The 8x8 LED display is really bright!, so bright I found myself lowering its brightness at the first lines of code of most of my sketches. Brightness and colors seem consistent across all the LEDs, well except on one -more on this next-.

     

    First issues found

    I found two issues that did not stop me from reviewing and testing the device as intended.

     

    Bent pin on the Edge Connector

    One of the pins of the Edge Connector was very close to the next one, after using some magnification I verified visually that they were not shorted. I addressed this issue by straightening the pin with my finger.

    Edge Connector bent pin

     

    Bad Addressable RGB LED

    Seems the blue channel of one of the addressable RGB LED was not making proper contact; I believe bad solder is not the problem as we are talking about addressable RGB LEDs here. I think this issue may be due to bad contact of the conductors inside the epoxy encapsulation-, I realized this because it would work -at some times- when I put some pressure on it with my fingernail.

    :GAME ZIP 64 broken RGB LED:GAME ZIP 64 broken RGB LED 2nd test

    Powering the :GAME ZIP 64

    Power to the :GAME ZIP 64 is provided via the built in 3 x AA battery holders, which are placed strategically to mimic hand-grips in the same way as modern gaming controllers have (or to mimic a DSLR hand-grip).

    {gallery:width=960,height=768,autoplay=false} :GAME ZIP 64 batteries

    :GAME ZIP 64 - AA batteries

    GAME ZIP 64: 3 x AA Batteries

    :GAME ZIP 64 batteries hand-grip

    Hand-grips: GAME ZIP 64 batteries hand-grips

     

    When powering the :GAME ZIP 64 with batteries, it provides regulated power to the BBC micro:bit and provides power also to the 3.3V and GND expansion pads. According to the datasheet only extra 100mA total is available to external components:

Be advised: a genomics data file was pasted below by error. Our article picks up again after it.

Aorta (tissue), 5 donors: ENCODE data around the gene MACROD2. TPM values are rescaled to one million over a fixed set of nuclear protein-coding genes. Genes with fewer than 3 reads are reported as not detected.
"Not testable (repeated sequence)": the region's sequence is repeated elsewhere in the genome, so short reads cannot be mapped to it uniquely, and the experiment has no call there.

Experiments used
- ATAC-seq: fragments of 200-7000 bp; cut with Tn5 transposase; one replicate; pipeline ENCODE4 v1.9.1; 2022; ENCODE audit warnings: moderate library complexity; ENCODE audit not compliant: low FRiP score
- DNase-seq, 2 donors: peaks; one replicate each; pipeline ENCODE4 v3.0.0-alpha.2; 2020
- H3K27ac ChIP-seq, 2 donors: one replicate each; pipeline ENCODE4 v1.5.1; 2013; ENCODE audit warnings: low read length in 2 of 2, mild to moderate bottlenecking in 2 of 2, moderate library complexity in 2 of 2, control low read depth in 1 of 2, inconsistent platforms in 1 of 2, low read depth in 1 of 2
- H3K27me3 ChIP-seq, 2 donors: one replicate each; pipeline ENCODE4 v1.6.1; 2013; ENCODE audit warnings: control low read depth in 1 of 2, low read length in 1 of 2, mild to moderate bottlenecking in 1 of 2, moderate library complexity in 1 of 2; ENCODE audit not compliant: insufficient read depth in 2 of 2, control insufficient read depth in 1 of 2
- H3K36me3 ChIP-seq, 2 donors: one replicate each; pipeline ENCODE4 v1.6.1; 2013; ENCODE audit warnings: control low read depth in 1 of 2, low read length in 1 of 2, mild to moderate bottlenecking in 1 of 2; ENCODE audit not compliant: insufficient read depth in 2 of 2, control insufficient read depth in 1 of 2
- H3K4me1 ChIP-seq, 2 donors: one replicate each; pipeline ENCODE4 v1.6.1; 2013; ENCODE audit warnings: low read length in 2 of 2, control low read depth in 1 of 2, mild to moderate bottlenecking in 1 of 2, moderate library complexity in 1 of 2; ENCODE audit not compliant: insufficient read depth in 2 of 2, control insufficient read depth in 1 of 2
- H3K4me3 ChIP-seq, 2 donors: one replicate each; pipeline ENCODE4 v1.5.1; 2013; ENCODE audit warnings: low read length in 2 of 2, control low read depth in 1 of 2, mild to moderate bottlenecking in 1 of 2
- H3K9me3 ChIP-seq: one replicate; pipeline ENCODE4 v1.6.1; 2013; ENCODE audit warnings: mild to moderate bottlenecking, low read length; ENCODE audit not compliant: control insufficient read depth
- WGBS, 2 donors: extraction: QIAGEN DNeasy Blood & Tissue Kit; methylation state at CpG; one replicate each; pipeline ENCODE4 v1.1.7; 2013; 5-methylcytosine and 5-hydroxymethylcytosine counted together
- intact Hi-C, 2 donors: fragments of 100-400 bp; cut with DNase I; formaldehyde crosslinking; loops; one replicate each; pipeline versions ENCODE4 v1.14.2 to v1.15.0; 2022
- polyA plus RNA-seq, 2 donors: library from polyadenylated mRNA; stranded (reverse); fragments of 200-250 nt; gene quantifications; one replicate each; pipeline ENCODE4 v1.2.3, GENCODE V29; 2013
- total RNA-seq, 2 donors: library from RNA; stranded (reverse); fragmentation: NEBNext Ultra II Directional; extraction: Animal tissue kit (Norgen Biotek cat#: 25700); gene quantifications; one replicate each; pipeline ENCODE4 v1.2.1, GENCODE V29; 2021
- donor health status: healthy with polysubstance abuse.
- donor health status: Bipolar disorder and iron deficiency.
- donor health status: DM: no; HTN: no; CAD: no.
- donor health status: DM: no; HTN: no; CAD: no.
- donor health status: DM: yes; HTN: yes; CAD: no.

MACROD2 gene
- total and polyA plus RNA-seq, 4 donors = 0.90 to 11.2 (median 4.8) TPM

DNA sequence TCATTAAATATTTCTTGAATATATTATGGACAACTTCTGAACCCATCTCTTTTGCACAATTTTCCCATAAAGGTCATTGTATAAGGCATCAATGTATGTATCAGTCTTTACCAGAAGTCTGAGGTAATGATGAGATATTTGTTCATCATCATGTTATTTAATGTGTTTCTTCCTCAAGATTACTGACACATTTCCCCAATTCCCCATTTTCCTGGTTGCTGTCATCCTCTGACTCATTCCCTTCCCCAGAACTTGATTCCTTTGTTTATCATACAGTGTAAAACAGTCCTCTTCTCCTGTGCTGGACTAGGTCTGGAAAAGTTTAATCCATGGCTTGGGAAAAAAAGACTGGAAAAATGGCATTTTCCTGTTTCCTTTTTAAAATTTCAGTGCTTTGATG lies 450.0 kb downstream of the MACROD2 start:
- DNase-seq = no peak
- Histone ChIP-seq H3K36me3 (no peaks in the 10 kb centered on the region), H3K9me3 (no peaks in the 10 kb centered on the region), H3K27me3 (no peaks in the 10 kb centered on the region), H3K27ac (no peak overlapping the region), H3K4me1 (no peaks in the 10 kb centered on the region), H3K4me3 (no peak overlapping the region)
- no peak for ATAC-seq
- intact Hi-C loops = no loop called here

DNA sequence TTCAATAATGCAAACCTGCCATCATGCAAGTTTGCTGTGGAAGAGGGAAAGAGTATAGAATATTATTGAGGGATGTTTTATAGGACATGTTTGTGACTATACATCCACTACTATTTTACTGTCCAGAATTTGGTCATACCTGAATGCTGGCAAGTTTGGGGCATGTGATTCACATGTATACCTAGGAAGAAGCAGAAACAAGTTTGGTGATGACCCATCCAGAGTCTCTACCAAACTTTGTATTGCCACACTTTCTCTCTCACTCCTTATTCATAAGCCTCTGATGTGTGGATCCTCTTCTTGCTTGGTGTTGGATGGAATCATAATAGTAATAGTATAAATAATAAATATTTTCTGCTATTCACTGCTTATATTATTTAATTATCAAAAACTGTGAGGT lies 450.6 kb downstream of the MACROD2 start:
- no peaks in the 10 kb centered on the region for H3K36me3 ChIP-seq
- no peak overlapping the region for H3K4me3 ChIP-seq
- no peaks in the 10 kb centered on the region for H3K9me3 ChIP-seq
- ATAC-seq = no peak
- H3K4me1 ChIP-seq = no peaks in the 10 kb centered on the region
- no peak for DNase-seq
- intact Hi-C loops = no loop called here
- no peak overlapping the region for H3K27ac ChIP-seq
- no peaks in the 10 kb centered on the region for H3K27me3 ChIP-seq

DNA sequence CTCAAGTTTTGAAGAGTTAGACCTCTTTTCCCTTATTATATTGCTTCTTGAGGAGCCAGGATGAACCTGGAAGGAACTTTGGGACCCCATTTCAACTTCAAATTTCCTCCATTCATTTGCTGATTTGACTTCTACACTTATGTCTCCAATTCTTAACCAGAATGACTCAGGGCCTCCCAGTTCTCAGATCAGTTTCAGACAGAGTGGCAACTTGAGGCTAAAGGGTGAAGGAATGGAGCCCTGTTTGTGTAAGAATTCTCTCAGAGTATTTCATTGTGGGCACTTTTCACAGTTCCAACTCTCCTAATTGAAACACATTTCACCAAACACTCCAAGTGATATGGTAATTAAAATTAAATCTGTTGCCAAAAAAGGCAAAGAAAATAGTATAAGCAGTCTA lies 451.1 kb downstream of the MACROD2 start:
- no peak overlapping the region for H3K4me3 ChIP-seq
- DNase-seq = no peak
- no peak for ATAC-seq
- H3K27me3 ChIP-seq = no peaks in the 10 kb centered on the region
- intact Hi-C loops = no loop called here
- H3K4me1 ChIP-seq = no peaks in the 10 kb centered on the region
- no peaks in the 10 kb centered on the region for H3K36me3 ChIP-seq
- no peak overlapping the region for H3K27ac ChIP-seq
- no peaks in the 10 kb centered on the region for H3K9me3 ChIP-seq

To work with the 8x8 RGB LED display, power must be provided using the AA batteries, the (8x8) display won't work just by providing power to the USB port in the microbit. On a side note, I was able to work all the time with rechargeable AA batteries without any issue.

    :GAME ZIP 64 batt switch

    Switch that turns ON/OFF power from batteries

     

    Coding with Microsoft MakeCode

    Since the microbit's main goal is to get you started with coding with focus on teaching and learning, it made sense to start some of my tests/examples using the Microsoft MakeCode Editor. I was not familiar with this platform so it was the perfect opportunity to start learning myself.

     

    Simple Pacman animation with sound

    To star working properly with the :GAME ZIP 64 in the Microsoft MakeCode, it is recommended to start by adding the Game Zip MakeCode Blocks. These add basic functionality like triggers when the buttons are pressed, functions to use the 8x8 display or an individual LED and so on:

     

    Go to the Extensions menu

     

    Search for "game zip" and add it

     

    The :GAME ZIP64 extension should be available now.

     

    I then started coding a simple Pacman animation with sound. I created the animation by alternating 4 basic frames. When tilting the microbit left or right (roll) this would change what part of the next frame needed to be displayed (remember the display is only 8x8) giving the impression the Pacman is chasing a ghost.